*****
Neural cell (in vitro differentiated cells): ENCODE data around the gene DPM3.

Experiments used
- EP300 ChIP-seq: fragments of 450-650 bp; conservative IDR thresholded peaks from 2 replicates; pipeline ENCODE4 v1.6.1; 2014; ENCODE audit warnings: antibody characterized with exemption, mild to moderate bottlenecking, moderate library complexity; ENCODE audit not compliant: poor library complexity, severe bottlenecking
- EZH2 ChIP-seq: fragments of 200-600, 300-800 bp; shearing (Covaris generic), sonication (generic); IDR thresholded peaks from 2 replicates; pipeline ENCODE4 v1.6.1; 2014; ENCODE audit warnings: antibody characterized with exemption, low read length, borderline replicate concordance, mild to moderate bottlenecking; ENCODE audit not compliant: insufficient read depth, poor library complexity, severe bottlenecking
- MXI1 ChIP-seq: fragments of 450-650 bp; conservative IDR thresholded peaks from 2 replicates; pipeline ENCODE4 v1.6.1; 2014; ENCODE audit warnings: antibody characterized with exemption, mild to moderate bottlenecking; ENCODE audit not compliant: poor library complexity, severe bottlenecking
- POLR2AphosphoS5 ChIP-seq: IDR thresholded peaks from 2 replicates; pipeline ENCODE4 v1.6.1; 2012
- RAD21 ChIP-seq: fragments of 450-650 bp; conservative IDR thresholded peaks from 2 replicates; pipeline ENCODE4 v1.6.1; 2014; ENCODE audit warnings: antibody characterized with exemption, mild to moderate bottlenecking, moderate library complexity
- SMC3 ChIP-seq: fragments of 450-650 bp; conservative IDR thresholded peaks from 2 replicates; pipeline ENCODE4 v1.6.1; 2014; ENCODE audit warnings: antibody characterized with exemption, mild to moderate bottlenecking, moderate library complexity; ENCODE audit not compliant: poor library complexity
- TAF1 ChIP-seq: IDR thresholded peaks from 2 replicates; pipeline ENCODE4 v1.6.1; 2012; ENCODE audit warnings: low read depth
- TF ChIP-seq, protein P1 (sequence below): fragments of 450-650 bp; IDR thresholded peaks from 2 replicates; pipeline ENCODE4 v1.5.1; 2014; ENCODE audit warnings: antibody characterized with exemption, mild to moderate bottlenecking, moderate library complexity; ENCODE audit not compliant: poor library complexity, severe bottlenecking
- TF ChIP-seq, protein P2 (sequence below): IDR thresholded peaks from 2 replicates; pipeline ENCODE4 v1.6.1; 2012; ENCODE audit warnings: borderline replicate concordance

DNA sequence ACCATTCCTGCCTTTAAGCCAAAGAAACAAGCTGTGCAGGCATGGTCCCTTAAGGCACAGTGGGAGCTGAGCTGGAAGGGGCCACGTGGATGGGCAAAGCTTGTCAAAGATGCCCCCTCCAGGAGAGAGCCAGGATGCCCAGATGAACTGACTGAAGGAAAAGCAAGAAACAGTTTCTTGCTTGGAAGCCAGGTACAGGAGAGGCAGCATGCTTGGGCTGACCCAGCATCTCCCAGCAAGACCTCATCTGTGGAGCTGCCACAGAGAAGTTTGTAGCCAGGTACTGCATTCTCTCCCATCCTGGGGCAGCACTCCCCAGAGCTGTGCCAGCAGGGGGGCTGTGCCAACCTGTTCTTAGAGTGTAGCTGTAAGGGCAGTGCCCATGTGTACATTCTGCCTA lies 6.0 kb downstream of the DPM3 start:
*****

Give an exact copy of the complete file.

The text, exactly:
Neural cell (in vitro differentiated cells): ENCODE data around the gene DPM3.

Experiments used
- EP300 ChIP-seq: fragments of 450-650 bp; conservative IDR thresholded peaks from 2 replicates; pipeline ENCODE4 v1.6.1; 2014; ENCODE audit warnings: antibody characterized with exemption, mild to moderate bottlenecking, moderate library complexity; ENCODE audit not compliant: poor library complexity, severe bottlenecking
- EZH2 ChIP-seq: fragments of 200-600, 300-800 bp; shearing (Covaris generic), sonication (generic); IDR thresholded peaks from 2 replicates; pipeline ENCODE4 v1.6.1; 2014; ENCODE audit warnings: antibody characterized with exemption, low read length, borderline replicate concordance, mild to moderate bottlenecking; ENCODE audit not compliant: insufficient read depth, poor library complexity, severe bottlenecking
- MXI1 ChIP-seq: fragments of 450-650 bp; conservative IDR thresholded peaks from 2 replicates; pipeline ENCODE4 v1.6.1; 2014; ENCODE audit warnings: antibody characterized with exemption, mild to moderate bottlenecking; ENCODE audit not compliant: poor library complexity, severe bottlenecking
- POLR2AphosphoS5 ChIP-seq: IDR thresholded peaks from 2 replicates; pipeline ENCODE4 v1.6.1; 2012
- RAD21 ChIP-seq: fragments of 450-650 bp; conservative IDR thresholded peaks from 2 replicates; pipeline ENCODE4 v1.6.1; 2014; ENCODE audit warnings: antibody characterized with exemption, mild to moderate bottlenecking, moderate library complexity
- SMC3 ChIP-seq: fragments of 450-650 bp; conservative IDR thresholded peaks from 2 replicates; pipeline ENCODE4 v1.6.1; 2014; ENCODE audit warnings: antibody characterized with exemption, mild to moderate bottlenecking, moderate library complexity; ENCODE audit not compliant: poor library complexity
- TAF1 ChIP-seq: IDR thresholded peaks from 2 replicates; pipeline ENCODE4 v1.6.1; 2012; ENCODE audit warnings: low read depth
- TF ChIP-seq, protein P1 (sequence below): fragments of 450-650 bp; IDR thresholded peaks from 2 replicates; pipeline ENCODE4 v1.5.1; 2014; ENCODE audit warnings: antibody characterized with exemption, mild to moderate bottlenecking, moderate library complexity; ENCODE audit not compliant: poor library complexity, severe bottlenecking
- TF ChIP-seq, protein P2 (sequence below): IDR thresholded peaks from 2 replicates; pipeline ENCODE4 v1.6.1; 2012; ENCODE audit warnings: borderline replicate concordance

DNA sequence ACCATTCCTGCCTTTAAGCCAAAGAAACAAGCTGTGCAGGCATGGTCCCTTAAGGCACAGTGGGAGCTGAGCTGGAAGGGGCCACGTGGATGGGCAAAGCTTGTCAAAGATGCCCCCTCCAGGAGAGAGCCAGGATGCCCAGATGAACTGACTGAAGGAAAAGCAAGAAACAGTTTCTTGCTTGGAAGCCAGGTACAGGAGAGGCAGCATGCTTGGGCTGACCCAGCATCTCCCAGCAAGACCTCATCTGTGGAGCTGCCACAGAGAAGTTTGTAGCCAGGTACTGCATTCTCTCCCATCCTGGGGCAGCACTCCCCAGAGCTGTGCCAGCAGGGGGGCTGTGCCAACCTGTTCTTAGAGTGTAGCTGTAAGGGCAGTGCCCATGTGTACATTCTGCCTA lies 6.0 kb downstream of the DPM3 start: